Thursday, June 17, 2010

Responce from Springfield Creamery - Nancy's Yogurt

 Last month I start to wonder about the dairy products that Firefly and I buy each week.  Here is the post. I want to make sure that the dairy products we eat are made in a sustainable and humane manner after see this video of dairy farmers abusing their cows.  

I wrote to the company that makes the yogurt we enjoy, Nancy's Yogurt made by Springfield Creamery in Eugene Oregon, and below is their response:

Thank you for your interest in Nancy’s Products.  We frequently are asked about farm practices at the dairies that supply us milk for Nancy’s Cultured Dairy Products.  There are many variables involved in dairy farming so we may not be able to provide exact answers, but we are in frequent contact with representatives from the dairy coops that provide us milk, in order to provide the following information:

  • We purchase our milk from 2 dairy cooperatives: conventional milk from Northwest Dairyman’s Association (NDA) and organic milk from Organic Valley Family Farms.  The milk comes to us directly from the farms, all farms within about 100 miles of our plant, all family owned, with average herd size of 150 head. None are “factory farms.”

  • The use of Bovine Growth Hormones (rBGH, also referred to as rBST) is prohibited in organic dairies.  NDA, who supplies our conventional milk, has a strict policy of segregation of milk from treated cows and untreated cows.  All farmers are required to sign affidavits indicating their adherence to this policy.  NDA and Springfield Creamery pay a higher premium to the farmers to produce milk that is rBGH free.  We only use rBGH free milk.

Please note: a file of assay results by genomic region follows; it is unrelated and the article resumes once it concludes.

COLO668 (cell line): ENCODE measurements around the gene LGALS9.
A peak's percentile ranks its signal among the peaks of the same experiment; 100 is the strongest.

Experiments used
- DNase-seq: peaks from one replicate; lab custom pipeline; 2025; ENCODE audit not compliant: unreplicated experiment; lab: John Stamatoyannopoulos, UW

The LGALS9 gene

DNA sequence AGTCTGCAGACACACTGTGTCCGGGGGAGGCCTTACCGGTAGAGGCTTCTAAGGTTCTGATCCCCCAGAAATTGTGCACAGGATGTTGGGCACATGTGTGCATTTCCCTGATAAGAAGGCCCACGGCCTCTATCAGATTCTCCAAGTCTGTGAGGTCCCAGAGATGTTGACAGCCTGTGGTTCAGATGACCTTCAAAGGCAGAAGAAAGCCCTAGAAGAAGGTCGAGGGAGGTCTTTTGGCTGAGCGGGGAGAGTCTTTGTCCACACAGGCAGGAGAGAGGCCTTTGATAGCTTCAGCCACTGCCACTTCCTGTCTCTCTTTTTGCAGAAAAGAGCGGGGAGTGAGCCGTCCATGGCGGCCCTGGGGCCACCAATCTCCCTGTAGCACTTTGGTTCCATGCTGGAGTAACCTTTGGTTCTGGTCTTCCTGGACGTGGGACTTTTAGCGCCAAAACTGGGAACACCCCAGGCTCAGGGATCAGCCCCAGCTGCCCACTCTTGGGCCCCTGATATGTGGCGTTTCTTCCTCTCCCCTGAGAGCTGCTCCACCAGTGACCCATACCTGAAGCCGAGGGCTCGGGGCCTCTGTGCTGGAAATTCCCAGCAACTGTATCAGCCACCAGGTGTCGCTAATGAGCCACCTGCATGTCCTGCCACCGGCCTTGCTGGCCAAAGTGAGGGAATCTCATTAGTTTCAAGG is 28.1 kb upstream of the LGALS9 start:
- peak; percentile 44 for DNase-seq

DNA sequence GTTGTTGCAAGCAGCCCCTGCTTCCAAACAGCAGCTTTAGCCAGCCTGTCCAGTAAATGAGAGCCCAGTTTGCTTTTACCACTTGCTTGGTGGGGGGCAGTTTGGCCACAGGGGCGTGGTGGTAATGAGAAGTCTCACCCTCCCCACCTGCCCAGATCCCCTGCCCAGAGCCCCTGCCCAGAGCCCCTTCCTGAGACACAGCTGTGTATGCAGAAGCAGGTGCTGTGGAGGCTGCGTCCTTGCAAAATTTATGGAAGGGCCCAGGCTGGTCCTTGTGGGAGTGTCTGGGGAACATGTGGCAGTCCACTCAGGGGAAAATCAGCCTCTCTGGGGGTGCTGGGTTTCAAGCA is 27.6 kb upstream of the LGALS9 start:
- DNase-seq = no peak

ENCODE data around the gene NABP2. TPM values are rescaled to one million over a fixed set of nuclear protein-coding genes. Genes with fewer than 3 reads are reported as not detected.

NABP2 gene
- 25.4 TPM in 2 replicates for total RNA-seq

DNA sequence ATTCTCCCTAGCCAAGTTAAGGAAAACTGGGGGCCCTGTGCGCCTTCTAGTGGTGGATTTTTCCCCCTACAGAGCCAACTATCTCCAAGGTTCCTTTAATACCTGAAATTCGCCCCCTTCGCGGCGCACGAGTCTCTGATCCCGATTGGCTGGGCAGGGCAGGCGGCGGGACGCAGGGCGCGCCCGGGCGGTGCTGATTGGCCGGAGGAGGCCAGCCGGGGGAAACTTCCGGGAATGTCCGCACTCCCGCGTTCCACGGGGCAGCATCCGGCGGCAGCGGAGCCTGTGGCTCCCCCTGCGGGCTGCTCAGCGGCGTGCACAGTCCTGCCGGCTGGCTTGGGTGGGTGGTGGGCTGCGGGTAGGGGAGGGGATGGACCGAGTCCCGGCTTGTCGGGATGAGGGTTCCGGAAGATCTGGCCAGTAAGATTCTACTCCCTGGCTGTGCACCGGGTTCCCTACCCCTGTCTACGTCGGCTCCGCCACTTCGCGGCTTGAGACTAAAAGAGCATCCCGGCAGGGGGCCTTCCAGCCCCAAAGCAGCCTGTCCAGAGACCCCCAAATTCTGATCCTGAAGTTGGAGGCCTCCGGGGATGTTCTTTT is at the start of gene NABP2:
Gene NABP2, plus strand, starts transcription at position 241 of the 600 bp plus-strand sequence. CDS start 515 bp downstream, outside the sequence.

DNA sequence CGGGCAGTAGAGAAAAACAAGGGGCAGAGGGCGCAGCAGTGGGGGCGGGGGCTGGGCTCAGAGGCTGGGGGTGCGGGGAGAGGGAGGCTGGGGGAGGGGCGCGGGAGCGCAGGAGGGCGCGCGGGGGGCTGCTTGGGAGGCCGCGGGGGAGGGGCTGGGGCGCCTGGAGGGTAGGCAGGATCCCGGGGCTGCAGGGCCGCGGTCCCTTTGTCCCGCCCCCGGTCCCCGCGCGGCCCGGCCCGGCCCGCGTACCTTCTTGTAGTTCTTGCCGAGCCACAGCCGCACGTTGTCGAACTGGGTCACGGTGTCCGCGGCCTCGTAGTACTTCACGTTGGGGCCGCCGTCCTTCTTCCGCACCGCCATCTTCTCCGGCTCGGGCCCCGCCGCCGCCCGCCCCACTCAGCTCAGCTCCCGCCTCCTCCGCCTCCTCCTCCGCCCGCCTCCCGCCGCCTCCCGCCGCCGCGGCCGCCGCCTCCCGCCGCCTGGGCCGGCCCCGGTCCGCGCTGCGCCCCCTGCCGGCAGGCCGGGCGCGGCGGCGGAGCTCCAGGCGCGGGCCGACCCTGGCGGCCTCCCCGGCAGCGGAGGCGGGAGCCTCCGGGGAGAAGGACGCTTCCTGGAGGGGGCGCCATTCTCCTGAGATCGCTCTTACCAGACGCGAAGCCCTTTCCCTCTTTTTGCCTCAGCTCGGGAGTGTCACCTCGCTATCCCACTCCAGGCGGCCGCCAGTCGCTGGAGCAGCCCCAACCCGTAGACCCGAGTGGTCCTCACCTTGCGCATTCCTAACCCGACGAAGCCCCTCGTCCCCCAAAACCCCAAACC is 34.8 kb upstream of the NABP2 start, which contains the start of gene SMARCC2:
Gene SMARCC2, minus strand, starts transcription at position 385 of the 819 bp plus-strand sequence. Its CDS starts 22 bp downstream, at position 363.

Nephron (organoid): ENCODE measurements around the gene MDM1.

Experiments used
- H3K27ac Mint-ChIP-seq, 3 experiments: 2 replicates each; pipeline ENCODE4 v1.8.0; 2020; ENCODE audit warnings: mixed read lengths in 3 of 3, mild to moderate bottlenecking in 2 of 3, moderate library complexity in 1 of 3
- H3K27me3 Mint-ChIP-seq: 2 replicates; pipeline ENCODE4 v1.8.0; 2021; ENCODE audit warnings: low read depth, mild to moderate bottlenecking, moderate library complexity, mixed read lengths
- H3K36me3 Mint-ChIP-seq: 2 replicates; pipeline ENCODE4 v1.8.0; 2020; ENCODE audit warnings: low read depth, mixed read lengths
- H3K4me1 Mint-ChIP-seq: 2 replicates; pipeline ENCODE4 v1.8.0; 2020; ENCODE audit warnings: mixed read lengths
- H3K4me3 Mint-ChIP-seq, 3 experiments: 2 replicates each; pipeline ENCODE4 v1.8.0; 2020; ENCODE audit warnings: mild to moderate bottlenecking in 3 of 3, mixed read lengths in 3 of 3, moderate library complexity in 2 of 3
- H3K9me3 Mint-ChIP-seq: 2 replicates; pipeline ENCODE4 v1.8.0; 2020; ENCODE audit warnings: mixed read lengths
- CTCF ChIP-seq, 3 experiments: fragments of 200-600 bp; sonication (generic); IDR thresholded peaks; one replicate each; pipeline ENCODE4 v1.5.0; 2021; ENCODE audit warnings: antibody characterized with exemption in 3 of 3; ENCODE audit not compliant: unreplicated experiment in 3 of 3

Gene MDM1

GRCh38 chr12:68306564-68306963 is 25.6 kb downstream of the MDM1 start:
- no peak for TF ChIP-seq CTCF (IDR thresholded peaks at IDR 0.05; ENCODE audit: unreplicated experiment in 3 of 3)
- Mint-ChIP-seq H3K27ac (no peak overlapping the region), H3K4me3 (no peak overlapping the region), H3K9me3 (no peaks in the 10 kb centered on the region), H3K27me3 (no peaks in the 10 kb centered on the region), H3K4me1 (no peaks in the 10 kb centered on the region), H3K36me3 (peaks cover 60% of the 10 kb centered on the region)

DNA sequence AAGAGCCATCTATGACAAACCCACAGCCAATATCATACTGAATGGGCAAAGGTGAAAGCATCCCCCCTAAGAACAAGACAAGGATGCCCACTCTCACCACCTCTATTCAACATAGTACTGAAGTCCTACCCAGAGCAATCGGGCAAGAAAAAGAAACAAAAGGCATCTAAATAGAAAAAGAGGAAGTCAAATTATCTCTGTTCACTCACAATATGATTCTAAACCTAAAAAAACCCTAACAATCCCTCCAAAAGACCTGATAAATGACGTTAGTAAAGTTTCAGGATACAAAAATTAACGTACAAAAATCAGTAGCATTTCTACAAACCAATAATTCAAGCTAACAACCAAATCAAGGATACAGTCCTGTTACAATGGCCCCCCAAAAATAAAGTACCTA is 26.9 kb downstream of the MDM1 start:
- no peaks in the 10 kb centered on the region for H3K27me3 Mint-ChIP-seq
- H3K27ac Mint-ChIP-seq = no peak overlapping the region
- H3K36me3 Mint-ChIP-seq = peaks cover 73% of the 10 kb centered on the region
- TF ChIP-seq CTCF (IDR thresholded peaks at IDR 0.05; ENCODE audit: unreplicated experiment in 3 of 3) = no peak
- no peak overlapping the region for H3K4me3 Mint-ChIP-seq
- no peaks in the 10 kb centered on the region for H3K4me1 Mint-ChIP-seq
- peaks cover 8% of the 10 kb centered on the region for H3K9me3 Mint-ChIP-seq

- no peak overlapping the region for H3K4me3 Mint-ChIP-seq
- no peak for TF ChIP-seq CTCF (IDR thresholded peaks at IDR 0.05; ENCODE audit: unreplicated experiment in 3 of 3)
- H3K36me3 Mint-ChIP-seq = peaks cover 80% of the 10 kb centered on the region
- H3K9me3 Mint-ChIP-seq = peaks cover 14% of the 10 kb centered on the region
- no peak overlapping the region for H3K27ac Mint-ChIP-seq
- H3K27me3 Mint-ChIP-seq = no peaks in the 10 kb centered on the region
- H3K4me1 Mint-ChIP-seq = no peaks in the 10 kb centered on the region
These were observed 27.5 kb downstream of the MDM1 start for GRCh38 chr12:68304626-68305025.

• There are many variables that affect feed and pasturing practices.  They are farm size, weather, season, management style as well as stewardship of the land.

  • All cows are fed a mixture of forages and grains.  Forages include grass, hay, silage and other field greens.  Corn, barley, soybeans, oats, field peas and flax are grains.  Conventional farms average a ratio of 60/40 forage to grains.  Organic farms average 80/20 forage to grains.  None of the grains are imported from outside of the USA at this time.

  • Access to pasture varies by farm.  Organic Valley encourages and sets standards for amount of pasturing(view at

  • Generally, the smaller the farm the more access to pasture.  Access to pasture also varies by season and weather.  In order to protect the pasture, cows are allowed to pasture only during the grass growing season, which is about 8 months in Oregon.

  • Pastures take careful management to limit damage by trampling.  Organic Valley’s standard is 3 head per acre.  Cows are moved from section to section of the pasture to allow recovery of the grass.

  • Conventional Farms with large herds may or may not pasture, partially because of the logistics of rounding up the cows for milking, however cows are able to move around in the “loafing” area.  No cows are confined to a stall, other than during milking.
  • All farms provide a humane and healthy environment for their herds in order to produce the fine quality milk we purchase.  We have always had the utmost confidence in the quality of milk we receive- for 50 years!
Kind regards,

Elaine Kesey
Springfield Creamery, Inc.
Nancy's Cultured Dairy and Soy

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